DO “HGH BOOSTERS” WORK FOR BUILDING MUSCLE & BURNING FAT?
Flip open any fitness magazine or browse through most typical bodybuilding websites and you’ll almost certainly come across a variety of advertisements for natural “growth hormone booster” supplements.
Just pop back a few pills, you’re told, and the list of benefits will be endless.
You’ll effortlessly melt off pounds of unwanted excess body fat…
Pack on inches of brand new lean muscle…
Dramatically enhance your sleep, focus and sex life…
And slow down (if not reverse) the process of aging.
But what exactly is human growth hormone, how does it work, and do over-the-counter “HGH releasers” have any real benefit when it comes to building muscle and losing fat faster?
Let’s take a closer look…
What Is Human Growth Hormone?
Human growth hormone (hGH), also referred to as “somatotropin,” is a peptide hormone that is produced and secreted from the pituitary gland.
It is regulated by 3 main substances (gonadotropin-releasing hormone (GHRH), growth hormone-releasing peptide (GHRP) and somatostatin) and is released into the body in a pulse-like fashion throughout the day.
These pulses stimulate the liver to produce insulin-like growth factor (IGF-1), which then aids in over 450 bodily functions including the growth and repair of bones and other tissues such as muscle, skin and organs.
There are approximately 20 of these “growth hormone pulses” that take place throughout the day, with the largest spikes occurring just after falling asleep as well as during intense exercise, particularly from workouts involving higher rep ranges and short rest periods that create high amounts of lactic acid.
Growth hormone levels increase significantly during puberty and play a critical role in the normal growth of children, peaking around 20 years old and then beginning to gradually decline throughout adulthood.
Does Growth Hormone Build Muscle And Burn Fat?
Growth hormone is often nicknamed “the fountain of youth”, and in children and elderly individuals with GH deficiencies, growth hormone administration can significantly increase muscle mass and decrease body fat levels. (1, 2, 3)
In otherwise healthy individuals, its muscle building effects aren’t nearly as potent.
For example, one study on healthy young men performing a resistance training routine found no difference in strength and muscle growth among men who received GH administration or a placebo. (4)
Scientists from McMaster University also conducted an experiment on two groups of healthy men to see whether training-induced GH elevations improve muscle hypertrophy.
The first group performed an arm workout on separate days for 15 weeks, while the second group did the same routine but followed it with a high volume, GH-stimulating leg workout.
Even though the second group experienced much higher growth hormone levels post-workout, there was no difference in muscle protein synthesis in either group after the 15 weeks. (7)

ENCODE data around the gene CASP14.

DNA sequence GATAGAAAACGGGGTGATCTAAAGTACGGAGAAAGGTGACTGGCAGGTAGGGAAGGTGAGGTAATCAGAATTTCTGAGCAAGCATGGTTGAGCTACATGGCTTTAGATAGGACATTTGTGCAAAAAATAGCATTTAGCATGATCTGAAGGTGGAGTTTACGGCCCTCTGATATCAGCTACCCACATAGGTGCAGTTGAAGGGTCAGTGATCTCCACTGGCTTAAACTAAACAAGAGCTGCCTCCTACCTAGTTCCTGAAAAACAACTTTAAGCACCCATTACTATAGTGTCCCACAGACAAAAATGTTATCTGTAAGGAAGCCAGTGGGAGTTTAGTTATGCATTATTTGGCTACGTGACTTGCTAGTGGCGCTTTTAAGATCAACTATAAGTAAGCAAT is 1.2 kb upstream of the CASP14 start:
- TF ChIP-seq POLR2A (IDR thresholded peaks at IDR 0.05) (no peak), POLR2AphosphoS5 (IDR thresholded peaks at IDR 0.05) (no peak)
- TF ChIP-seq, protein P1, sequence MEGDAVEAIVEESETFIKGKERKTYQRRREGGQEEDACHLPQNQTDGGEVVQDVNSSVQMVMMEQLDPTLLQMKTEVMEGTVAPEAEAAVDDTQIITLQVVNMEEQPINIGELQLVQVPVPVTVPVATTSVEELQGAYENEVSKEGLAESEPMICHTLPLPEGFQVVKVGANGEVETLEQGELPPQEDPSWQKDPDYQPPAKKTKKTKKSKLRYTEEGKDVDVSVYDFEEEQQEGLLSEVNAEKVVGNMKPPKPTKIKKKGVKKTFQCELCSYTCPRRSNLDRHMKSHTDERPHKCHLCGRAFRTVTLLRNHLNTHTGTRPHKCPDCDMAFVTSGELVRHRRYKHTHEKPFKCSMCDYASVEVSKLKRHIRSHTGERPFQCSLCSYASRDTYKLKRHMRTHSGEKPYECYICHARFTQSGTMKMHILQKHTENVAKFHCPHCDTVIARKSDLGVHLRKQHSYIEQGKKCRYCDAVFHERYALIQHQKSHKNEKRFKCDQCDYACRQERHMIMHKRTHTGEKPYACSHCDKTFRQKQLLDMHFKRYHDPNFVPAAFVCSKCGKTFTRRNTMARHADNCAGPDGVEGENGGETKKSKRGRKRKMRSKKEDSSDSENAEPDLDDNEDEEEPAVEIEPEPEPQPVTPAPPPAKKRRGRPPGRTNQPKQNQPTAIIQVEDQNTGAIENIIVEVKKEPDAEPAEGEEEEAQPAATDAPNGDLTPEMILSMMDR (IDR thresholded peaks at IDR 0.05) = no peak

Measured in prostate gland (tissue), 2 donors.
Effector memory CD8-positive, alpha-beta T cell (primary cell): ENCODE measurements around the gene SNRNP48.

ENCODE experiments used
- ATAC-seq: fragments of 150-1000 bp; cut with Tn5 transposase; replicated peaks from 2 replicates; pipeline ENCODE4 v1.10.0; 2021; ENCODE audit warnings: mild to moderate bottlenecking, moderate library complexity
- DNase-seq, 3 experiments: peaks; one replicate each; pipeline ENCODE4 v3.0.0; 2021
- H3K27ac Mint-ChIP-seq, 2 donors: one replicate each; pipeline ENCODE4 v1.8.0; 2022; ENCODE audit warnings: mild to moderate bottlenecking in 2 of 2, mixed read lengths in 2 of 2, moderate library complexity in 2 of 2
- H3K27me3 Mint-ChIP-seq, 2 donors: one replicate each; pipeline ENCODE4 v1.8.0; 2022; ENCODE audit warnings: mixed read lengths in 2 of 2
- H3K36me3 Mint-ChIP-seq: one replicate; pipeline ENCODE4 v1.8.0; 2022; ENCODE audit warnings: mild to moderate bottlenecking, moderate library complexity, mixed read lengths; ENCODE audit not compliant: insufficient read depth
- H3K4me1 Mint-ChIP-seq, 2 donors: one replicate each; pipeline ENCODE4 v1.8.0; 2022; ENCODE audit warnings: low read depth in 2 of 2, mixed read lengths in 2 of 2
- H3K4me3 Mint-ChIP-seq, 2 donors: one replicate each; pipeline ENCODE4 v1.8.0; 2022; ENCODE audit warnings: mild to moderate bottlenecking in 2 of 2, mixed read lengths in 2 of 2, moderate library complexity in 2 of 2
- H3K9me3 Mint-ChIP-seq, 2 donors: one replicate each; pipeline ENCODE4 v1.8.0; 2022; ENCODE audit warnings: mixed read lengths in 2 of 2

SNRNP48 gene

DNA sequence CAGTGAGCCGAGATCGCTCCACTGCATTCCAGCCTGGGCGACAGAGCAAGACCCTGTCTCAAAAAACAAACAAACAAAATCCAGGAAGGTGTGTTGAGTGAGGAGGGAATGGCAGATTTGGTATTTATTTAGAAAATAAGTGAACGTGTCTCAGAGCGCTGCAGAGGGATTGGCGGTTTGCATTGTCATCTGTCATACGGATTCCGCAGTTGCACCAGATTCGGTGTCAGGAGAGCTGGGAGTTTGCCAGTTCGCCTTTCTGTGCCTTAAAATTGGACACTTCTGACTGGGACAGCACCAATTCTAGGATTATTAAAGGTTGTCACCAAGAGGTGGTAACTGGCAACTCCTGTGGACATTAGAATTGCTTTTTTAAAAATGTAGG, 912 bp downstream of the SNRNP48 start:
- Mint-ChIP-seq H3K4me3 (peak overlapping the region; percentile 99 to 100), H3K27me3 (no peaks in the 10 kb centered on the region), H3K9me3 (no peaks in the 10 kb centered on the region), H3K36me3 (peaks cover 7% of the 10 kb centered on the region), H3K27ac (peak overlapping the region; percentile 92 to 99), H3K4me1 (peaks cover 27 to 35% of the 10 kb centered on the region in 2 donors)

When taking all of the available research into account, it appears that growth hormone only produces measurable effects on muscle growth at extremely high doses, and typically only when combined with other substances such as testosterone and/or insulin.
Even then, its ability to increase lean body mass is not just limited to muscle tissue, but also includes internal organs and viscera which is clearly not something the average trainee desires.
Now, what about fat loss?
This area seems to be a different story.
Even at relatively small dosages, growth hormone administration can produce significant reductions in body fat levels by stimulating the breakdown of fatty acids. (8)
This is believed to be due to IGF-1 competing with the same receptor sites as insulin on the surface of cells. As a result, less glucose is transported into the cells to be burned as energy, and body fat is preferentially utilized instead.
On top of this, growth hormone is often used as a “recuperative tool” both for enhancing recovery in between workouts (or for athletes who want to stay in peak condition between games and training sessions), and for healing injuries.
In healthy individuals, growth hormone likely won’t have a significant effect on muscle growth unless very high doses are used, however, it is effective at increasing fat loss and improving recovery.
Do HGH Boosters Work For Increasing Growth Hormone?
It’s one thing to be directly injecting actual doctor-prescribed human growth hormone into your body in an effort to improve fat loss and recovery, but the real question is whether or not natural over-the-counter “HGH boosters” can mimic these same effects like so many supplement companies claim.
The simple answer?
No, not really.
While there are compounds available that can boost growth hormone levels naturally, the increases are likely not large enough (or sustained for a long enough period of time) to where fat loss or muscle growth would be significantly affected.